AURORA, Colo. — A grand jury criminally charged two paramedics for the death of Elijah McClain, an exceedingly rare move.
The indictment states the paramedics failed to speak or touch McClain before diagnosing him with excited delirium and injecting him with ketamine, a powerful sedative.
Aurora Police body camera video of McClain’s arrest garnered national attention. Millions of people watched and scrutinized how police officers and paramedics ultimately decided to inject McClain with ketamine.
After watching the videp, a Denver paramedic, who asked to remain anonymous, said, in her 12 years of experience, the paramedics' actions were clearly negligent.
“When I watched the video, I remember thinking to myself, ketamine was not appropriate in this situation. Elijah McClain was not so violently combative that he fell under the ketamine indication,” the Denver paramedic said.
She sided with the charges brought against the paramedics.
"The paramedics are the ones that did the action. They didn’t have to sedate him if they didn’t think that it was appropriate," the paramedic said. "We are absolutely taking people's lives in our hands and we are supposed to be saving their lives and not harming them."
Dr. Ben Lawner, a medical director at Maryland ExpressCare Critical Care Transport and the medical director of Baltimore City Fire Department, outlined a series of assessments that must be made by a paramedic, including taking vital signs and asking a patient questions before deciding to use ketamine.
“These are very difficult medical decisions,” Lawner said.
An Aurora police officer can be heard in body camera video saying, “let’s give him some juice to go to sleep.” Minutes later, the paramedics injected McClain with ketamine.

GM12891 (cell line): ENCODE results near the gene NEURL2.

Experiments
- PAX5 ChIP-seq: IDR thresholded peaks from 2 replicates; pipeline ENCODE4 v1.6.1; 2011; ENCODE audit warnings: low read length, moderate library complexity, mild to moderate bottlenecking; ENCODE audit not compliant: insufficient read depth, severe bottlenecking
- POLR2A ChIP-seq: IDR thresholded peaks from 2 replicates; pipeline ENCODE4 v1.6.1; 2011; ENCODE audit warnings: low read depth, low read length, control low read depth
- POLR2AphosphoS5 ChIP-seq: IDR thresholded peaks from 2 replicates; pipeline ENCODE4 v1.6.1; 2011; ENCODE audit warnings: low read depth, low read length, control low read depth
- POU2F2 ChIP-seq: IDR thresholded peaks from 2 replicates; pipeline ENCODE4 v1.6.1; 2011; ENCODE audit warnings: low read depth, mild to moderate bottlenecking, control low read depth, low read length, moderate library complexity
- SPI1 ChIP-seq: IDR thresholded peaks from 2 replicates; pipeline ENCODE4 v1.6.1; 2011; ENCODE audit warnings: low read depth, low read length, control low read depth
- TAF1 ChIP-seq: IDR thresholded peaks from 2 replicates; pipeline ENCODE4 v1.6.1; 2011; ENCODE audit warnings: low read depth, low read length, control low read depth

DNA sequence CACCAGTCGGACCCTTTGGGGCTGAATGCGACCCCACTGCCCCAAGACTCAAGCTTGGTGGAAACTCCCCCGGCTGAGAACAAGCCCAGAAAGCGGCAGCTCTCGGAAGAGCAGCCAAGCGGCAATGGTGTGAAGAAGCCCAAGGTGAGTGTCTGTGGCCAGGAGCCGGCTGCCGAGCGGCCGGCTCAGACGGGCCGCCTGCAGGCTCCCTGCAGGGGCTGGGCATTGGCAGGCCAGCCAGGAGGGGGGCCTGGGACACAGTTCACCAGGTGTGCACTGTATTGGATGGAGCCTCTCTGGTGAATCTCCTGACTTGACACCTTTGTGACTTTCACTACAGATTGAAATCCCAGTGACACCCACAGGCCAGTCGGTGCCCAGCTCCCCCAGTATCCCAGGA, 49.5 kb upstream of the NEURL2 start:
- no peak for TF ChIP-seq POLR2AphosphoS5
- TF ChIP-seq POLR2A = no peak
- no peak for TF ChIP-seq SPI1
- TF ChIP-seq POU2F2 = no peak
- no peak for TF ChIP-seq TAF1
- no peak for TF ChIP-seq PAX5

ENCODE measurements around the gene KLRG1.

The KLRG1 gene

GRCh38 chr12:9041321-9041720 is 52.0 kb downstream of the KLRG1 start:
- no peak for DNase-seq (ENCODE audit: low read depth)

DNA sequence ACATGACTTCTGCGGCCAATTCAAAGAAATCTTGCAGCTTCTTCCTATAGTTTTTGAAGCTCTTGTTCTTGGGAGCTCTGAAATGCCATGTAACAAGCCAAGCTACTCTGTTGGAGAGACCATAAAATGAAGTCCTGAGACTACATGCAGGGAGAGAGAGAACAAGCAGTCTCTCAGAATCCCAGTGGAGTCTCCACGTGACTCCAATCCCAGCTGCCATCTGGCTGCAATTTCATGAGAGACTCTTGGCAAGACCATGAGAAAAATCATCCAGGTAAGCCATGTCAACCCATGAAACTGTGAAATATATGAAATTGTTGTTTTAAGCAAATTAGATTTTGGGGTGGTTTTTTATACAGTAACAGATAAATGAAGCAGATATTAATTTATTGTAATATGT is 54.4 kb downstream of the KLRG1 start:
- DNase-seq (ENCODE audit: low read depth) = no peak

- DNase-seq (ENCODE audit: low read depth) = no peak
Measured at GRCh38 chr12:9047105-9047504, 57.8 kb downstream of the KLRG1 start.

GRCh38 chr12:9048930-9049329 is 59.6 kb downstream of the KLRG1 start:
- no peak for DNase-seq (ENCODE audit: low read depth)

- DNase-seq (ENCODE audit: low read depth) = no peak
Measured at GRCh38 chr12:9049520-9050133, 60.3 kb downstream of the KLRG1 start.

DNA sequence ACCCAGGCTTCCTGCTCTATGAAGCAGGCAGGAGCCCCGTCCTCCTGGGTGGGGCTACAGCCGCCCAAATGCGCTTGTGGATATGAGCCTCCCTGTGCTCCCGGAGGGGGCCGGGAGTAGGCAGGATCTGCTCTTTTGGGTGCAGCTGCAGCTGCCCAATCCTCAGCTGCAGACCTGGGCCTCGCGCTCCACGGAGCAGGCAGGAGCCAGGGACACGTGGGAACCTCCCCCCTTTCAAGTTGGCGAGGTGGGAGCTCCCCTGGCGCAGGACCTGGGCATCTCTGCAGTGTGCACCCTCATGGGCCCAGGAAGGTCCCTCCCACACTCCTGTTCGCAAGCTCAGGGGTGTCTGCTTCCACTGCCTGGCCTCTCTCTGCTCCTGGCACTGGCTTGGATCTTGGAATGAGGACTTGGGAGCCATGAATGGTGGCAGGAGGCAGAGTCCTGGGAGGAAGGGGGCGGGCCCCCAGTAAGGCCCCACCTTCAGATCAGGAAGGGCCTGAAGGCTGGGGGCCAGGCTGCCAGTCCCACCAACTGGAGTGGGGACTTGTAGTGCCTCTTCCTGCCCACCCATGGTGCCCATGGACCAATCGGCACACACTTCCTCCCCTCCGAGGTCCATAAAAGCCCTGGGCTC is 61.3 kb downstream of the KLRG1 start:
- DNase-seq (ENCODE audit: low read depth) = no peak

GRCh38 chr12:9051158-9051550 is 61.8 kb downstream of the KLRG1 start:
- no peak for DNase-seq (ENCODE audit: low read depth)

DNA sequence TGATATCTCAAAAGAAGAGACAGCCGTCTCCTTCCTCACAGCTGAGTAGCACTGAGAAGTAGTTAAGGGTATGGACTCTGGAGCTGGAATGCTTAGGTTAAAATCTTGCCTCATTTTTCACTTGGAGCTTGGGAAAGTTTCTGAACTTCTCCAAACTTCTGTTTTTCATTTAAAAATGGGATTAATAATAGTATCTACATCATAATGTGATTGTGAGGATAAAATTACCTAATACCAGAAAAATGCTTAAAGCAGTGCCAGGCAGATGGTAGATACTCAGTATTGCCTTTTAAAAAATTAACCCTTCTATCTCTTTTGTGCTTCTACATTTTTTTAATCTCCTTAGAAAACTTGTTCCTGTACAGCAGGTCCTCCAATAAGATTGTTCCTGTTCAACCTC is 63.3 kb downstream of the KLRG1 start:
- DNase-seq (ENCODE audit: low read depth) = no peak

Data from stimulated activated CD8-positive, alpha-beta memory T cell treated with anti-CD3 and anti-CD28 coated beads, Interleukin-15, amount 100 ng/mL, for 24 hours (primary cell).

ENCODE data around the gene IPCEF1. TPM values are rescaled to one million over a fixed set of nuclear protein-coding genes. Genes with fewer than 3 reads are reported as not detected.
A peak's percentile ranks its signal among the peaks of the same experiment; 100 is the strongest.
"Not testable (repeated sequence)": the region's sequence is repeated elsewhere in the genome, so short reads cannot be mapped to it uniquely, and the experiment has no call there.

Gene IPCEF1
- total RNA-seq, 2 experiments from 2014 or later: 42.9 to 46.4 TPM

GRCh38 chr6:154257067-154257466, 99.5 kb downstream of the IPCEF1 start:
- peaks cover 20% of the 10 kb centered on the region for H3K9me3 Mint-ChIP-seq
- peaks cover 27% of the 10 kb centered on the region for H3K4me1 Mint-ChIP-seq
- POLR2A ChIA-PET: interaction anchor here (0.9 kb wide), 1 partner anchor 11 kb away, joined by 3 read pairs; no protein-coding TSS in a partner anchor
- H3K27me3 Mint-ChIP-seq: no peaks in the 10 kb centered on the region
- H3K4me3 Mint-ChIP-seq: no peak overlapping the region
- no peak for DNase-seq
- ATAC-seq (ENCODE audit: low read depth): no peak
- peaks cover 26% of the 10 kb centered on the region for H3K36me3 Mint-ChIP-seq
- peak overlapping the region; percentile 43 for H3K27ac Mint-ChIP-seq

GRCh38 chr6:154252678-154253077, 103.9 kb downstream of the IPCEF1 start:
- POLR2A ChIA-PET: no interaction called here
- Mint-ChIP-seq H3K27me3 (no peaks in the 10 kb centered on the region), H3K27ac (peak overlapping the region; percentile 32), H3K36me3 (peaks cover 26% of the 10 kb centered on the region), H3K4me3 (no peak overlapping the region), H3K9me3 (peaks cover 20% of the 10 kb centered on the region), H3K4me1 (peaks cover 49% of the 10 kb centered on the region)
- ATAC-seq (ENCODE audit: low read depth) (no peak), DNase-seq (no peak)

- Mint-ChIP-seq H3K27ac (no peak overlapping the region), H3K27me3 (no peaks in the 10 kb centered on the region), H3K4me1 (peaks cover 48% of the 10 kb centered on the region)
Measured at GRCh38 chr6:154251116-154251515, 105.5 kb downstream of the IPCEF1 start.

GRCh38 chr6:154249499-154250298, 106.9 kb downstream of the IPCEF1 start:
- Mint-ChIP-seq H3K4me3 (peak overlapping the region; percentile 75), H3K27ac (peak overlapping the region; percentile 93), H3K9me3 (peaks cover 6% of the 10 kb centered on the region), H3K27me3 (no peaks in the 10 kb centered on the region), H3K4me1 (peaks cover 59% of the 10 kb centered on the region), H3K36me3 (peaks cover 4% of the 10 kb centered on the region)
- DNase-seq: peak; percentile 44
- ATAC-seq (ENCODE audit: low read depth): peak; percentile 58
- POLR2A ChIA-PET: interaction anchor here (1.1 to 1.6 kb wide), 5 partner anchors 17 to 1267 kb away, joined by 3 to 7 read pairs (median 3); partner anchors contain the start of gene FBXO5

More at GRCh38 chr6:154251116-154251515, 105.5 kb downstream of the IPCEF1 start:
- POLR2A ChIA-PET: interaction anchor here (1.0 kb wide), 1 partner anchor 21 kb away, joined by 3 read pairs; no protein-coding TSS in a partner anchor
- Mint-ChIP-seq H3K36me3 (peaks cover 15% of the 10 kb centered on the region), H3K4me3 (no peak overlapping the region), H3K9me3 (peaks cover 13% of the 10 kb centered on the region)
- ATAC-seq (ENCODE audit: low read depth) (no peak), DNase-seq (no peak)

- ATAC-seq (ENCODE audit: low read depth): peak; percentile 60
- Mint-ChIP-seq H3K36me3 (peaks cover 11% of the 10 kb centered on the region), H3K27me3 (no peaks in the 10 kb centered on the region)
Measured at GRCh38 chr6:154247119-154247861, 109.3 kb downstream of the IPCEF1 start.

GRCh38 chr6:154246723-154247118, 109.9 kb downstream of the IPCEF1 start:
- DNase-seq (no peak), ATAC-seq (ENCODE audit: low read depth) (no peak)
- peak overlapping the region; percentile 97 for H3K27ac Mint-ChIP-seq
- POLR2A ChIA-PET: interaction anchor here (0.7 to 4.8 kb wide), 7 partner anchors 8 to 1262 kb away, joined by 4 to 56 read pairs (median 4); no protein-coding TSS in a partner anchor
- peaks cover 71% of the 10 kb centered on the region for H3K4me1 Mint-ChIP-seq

“It is not the norm for police officers to ask, and this is because the administration of ketamine is, first and foremost, a medical decision,” Lawner said. “It is not done to facilitate behavioral compliance. It’s not done to facilitate an arrest. It is used primarily when you have a patient with a medical emergency, a condition that is causing them to pose an immediate threat to their life or the safety of providers.
A grand jury indicted three Aurora Police officers and the two Aurora Fire Rescue paramedics involved in McClain’s death.
Jeremy Cooper and Pete Cichuniec face many charges, including criminally negligent homicide and use ketamine for a purpose other than a lawful medical treatment. Cooper, a fire medic, was with AFR for 19 years. Cichuniec was a captain and served 15 years with the department.
According to the indictment, paramedics spoke with officers and reached a diagnosis after two minutes on the scene. Cooper and Cichuniec failed to talk to McCalain, touch him or take his vital signs, according to the indictment.
The paramedics assumed McClain was 200 pounds, but he weighed 143 pounds, a key detail because ketamine is calculated in accordance with the patient's weight. Evidence shows the paramedics administered nearly 50mg in additional dosage for his assumed weight.
Ian Farrell specializes in criminal law at the Sturm College of Law at the University of Denver. He said officers will unconsciously perceive people of color as violent and tend to make inaccurate assessments of their size, more often assuming they are bigger than they really are.
The Denver paramedic hopes the magnitude of the charges brought against Cooper and Cichuniec sends a strong message to people in the medical field with access to ketamine.
“Be better, be better than that. Do what you have hopefully been trained... the right thing to do, which is approaching the scene, survey the scene, approach your patient and do a full assessment,” the paramedic said.
A law passed earlier this year significantly reduced the use of ketamine in emergency situations outside hospital settings. The move raised safety concerns for paramedics who, at times, arrive on the scene before police officers.
“Ketamine was vital because it worked quickly when you have somebody that was so truly aggressively trying to fight you, and you are absolutely almost in a fight for your life,” the paramedic said.
Lawner said ketamine was introduced as a less invasive option to excessive force.
“People were dying due to restraint from officers and from clinicians,” Lawner said.
While there are other alternatives, paramedics say they take much longer to take effect.
State Rep. Leslie Herod fully supported laws passed to restrict the use of ketamine. She said the drug has been excessively used in situations, like McClain's case, where it wasn't warranted.
“Until organizations that are administering ketamine in the field can show and prove that they can do it safely; we don’t need to allow those certifications to continue,” Herod said.